Mexican filmmaker Jose Alvarez's ?Canicula,? a study of the Totonac settlement in Veracruz's Zapotal Santa Cruz community, swept the top honors at the Thessaloniki Documentary Festival, which wraps up its 14th edition on Sunday.
The 72-minute feature was awarded the first prize by the International Federation of Film Critics (FIPRESCI), who praised its ?lyrical and cinematographic depiction? of this American Indian population in east-central Mexico.
?Worming its way into the everyday life of the Totonac people in close-ups and sounds, and with admirable narrative restraint, the film places the quotidian and extraordinary facets of this ancient culture side by side,? the jury said in a statement on Saturday.
The same jury gave its top prize for a Greek documentary to Nikos Dayandas's ?Sayome,? a portrait of a Japanese-born woman who visits her homeland for the first time after 35 years on the Greek island of Crete. Grappling with issues of migration, difference and identity, Dayandas's documentary was described by the jury as ?sensitive and intelligent.?
Meanwhile, the audience award for a foreign documentary with a length of over 45 minutes went to ?Italy, Love It Or Leave It,? a film by Gustav Hofer and Luca Ragazzi that documents the two friends' sentimental journey in an old Fiat 500 through the Mediterranean country while exposing the duality of contemporary Italy. Canadian documentarist and experimental filmmaker Philippe Baylaucq collected the audience award for best foreign film of under 45 minutes for his dance piece ?Ora.?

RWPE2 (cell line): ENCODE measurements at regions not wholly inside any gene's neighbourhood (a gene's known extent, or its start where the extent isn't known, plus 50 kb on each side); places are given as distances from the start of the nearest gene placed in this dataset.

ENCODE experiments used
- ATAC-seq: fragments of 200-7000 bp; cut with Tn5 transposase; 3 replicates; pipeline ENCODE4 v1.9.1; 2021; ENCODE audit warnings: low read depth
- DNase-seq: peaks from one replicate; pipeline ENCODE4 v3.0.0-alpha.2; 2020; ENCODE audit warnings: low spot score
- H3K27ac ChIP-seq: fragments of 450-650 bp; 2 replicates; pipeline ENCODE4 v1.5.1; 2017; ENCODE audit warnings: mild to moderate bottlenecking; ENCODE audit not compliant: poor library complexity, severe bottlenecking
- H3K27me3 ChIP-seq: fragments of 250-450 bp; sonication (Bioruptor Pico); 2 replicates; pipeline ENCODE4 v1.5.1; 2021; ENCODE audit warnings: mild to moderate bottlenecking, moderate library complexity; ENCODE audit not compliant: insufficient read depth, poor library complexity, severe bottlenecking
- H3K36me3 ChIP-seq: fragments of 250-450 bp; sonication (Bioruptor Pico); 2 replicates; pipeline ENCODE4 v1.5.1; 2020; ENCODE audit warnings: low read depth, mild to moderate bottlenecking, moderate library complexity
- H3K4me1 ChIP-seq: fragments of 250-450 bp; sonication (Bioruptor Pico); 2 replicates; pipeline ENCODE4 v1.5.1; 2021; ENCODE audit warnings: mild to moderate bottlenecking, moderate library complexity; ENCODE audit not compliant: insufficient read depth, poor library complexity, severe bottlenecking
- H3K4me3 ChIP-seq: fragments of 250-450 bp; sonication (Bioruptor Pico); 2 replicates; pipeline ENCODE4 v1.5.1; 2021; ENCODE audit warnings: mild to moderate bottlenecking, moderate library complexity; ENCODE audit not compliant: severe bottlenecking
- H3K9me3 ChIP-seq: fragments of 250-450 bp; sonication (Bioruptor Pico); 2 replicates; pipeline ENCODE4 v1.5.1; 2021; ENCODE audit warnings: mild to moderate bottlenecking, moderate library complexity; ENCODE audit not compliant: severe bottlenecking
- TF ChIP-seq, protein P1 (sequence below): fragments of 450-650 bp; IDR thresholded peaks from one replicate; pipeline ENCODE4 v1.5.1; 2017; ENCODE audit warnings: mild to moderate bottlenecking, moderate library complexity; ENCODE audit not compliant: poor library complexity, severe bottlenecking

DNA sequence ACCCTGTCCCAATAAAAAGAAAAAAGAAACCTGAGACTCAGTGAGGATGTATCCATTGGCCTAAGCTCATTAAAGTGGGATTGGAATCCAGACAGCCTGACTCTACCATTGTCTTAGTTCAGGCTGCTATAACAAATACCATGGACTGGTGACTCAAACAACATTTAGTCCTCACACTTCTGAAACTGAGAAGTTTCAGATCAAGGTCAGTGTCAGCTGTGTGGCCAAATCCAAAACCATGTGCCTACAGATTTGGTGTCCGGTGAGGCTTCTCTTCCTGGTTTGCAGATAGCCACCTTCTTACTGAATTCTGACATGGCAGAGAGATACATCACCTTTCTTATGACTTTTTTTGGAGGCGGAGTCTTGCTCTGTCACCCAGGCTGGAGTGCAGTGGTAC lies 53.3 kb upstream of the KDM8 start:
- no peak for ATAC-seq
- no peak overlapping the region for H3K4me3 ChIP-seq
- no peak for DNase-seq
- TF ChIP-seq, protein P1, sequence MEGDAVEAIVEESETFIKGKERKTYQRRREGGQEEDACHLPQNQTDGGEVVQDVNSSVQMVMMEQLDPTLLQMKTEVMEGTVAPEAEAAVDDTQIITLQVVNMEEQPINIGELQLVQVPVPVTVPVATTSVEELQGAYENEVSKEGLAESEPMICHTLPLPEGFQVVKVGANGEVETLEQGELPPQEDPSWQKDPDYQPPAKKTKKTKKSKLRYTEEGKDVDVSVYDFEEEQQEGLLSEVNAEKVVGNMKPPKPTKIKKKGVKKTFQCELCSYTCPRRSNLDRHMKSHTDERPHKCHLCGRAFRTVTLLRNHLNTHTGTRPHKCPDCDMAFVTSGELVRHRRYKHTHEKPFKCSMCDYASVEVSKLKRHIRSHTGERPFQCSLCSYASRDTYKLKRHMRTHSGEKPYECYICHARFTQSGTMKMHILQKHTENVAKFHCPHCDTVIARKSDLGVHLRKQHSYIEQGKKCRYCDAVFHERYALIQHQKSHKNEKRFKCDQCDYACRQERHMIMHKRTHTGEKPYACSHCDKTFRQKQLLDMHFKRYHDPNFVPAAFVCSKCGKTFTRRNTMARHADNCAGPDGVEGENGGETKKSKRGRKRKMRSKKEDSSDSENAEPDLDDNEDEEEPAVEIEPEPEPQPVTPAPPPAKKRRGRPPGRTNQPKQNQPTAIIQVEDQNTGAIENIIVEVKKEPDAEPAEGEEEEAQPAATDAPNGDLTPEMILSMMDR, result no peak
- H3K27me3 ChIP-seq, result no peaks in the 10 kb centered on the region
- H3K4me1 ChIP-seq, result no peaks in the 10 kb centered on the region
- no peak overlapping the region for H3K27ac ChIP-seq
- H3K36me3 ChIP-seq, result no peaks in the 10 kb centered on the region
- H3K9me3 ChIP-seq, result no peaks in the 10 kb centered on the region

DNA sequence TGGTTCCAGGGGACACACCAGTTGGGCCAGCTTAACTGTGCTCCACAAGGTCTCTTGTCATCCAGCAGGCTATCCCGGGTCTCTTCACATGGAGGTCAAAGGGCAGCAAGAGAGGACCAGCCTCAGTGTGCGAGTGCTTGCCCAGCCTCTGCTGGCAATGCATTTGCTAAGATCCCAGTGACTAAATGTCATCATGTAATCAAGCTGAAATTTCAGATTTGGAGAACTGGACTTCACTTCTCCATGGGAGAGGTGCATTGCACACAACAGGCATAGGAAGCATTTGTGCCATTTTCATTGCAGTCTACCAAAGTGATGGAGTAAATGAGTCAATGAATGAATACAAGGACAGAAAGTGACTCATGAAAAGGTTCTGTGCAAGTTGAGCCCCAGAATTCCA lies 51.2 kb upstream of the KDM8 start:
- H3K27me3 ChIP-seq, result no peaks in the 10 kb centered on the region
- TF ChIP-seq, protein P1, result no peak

The first prize for a Greek film over 45 minutes went to Angelos Kovotsos's ?Encardia, the Dancing Stone,? which follows a Greek band inspired by the rich musical tradition of southern Italy. Stratis Vogiatzis and Thekla Malamou grabbed the audience award for a local production under 45 minutes with their well-crafted ?The Blind Fisherman.?
Despite economic difficulties, organizers of the 10-day festival this year managed to bring together some 185 films -- including 75 local productions -- from more than 40 countries.